A Whole New Digital World in Medicine…….. Part 2
By Dr Osman Bhatti
If there is one thing that clinicians are now talking about as a silver lining from coronavirus, it is that of technological advancement within the NHS.
From a primary care perspective and as a local IT lead in North East London, I’ve been at the forefront of experiencing the challenges we have faced over the last few years in getting technology implemented as a enabler to support our work, to a situation now where we have achieved so much in a matter of months, that previously would have taken at least another 2-3 years.
In the last blog we discussed how primary care was affected and how they changed the way they were meeting the demands of patients in the community. This month we will look at how changes have affected the wide healthcare system and its impact on education and training.
What about in secondary care? Hospitals up and down the country have had similar transformational change with outpatient clinics being cancelled and appointments now being converted to a digital form – whether that be through the good old fashioned telephone to video consultations to provide an alternative to face to face. The worry, which is also felt in primary care, is that of delays to diagnosis and treatment of other conditions such as cancers and strokes. This is a valid concern, that the pressures of COVID have brought to us, the standstill of other diagnostic and treatment services which may take a considerable time to catch up on. Therefore, there are pathways being developed and improved to keep patients moving through the healthcare system by improving communication channels through secure methods to discuss patients and identify those that need to be seen face to face or those that could go straight for a test to be reviewed.
Educating the masses
As an educator for a local GP VTS (Vocational Training Scheme) I have also been at the forefront of seeing the impact on local education for our future workforce. Not only are our trainees now having to learn new ways of working and consulting, but their educational requirements have been dramatically changed from a vocational training scheme with regular face to face educational sessions to one where we are remotely meeting for not only educational elements but for peer and pastoral support. We will see how the path to CCT will pan out with face to face exams and clinical skills examinations being replaced with alternative assessments.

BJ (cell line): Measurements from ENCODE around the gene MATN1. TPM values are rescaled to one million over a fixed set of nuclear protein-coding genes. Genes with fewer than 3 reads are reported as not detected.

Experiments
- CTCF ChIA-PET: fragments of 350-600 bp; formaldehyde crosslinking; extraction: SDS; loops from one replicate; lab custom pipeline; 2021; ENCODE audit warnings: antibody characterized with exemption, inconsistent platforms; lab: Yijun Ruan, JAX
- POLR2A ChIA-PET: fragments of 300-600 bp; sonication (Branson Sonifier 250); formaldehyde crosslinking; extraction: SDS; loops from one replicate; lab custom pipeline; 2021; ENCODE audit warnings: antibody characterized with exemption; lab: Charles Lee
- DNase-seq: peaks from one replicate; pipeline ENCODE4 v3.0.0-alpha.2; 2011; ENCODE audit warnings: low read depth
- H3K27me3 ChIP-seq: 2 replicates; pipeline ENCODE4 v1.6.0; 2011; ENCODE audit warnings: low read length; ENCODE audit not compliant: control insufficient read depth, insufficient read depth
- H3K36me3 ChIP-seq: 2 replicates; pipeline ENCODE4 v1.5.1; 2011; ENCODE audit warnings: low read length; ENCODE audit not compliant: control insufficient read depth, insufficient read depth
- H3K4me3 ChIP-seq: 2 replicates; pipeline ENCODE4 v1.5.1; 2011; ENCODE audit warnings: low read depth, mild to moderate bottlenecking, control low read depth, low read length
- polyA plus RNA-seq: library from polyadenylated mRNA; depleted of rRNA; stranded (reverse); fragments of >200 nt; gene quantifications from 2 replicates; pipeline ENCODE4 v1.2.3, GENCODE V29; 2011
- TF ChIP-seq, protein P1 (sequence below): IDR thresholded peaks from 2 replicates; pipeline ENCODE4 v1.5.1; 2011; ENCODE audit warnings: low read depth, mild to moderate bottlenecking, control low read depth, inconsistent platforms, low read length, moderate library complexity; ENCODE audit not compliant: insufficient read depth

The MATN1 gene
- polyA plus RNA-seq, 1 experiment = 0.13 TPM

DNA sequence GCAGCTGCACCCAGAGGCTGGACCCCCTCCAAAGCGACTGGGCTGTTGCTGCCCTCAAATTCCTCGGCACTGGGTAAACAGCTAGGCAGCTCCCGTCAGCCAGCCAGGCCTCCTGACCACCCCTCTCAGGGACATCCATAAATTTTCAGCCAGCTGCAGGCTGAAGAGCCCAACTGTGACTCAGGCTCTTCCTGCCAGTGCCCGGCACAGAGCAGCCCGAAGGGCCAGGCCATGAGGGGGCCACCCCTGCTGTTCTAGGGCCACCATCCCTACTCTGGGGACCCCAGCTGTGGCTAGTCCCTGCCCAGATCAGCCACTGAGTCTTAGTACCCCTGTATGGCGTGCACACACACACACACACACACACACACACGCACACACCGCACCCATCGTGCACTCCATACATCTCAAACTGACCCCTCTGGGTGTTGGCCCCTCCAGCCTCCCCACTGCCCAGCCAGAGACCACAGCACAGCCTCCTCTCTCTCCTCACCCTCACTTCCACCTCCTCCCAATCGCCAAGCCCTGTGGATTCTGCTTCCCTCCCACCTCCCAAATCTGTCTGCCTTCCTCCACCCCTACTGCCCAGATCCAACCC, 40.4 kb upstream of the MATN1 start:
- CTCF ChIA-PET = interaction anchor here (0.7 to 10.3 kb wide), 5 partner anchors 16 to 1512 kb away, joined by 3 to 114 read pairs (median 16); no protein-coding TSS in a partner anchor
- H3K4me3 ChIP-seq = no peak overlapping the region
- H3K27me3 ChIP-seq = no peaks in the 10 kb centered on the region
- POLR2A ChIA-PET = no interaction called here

One of the key changes to education delivery has been through webinars which are increasing in number and becoming increasingly attended. There is now the worry of information overload more than ever with webinars available left, right and centre on anything and everything, live or recorded which on one hand provides a rich range of education but on the other has the potential to cause confusion, especially if it is not localised. In our locality we have looked closely at establishing this early on as locally focused webinars provided and supported by local staff so that there is some consistency in our delivery. We have also rolled out webinars for our GP trainees in the form of educational sessions provided through Red Whale as an offer to VTS schemes.
As we move towards a world where we are going to need to collaborate more widely with different members of the healthcare team, collaborative working has become a buzz word that is also being realised through acceleration of the integration of Microsoft Teams to NHSMail allowing not only meetings to occur securely, but also chats between individuals and teams to be organised – fondly referred to locally as the professional WhatsApp! There are also developments for collaborative working and discussion with Teams using it’s full potential as a professional portal for discussion which in the not too distant future will replace email!
What we will need to consider going forward at such a fast pace digitally are those less advantaged. There is a growing concern about digital exclusion and how this will create a whole new sector for health care inequalities in the Muslim community. Perhaps this has already been highlighted as an issue where you work or a member of your family we would love to hear your stories and ideas about how this can be tackled. Please do email you thoughts and comments to firstname.lastname@example.org we would love to hear you views.
Dr Osman Bhatti is a GP in East London with a specialist interest in IT and is the CCIO (Chief Clinical Information Officer) for the East London Health And Care Partnership that is the STP that covers 7 CCGs across North East London. He also works for HEE as a Programme Director for a London GP VTS and is a presenter for the Red Whale GP Update team. www.DrBhatti.com, @OsmanBhatti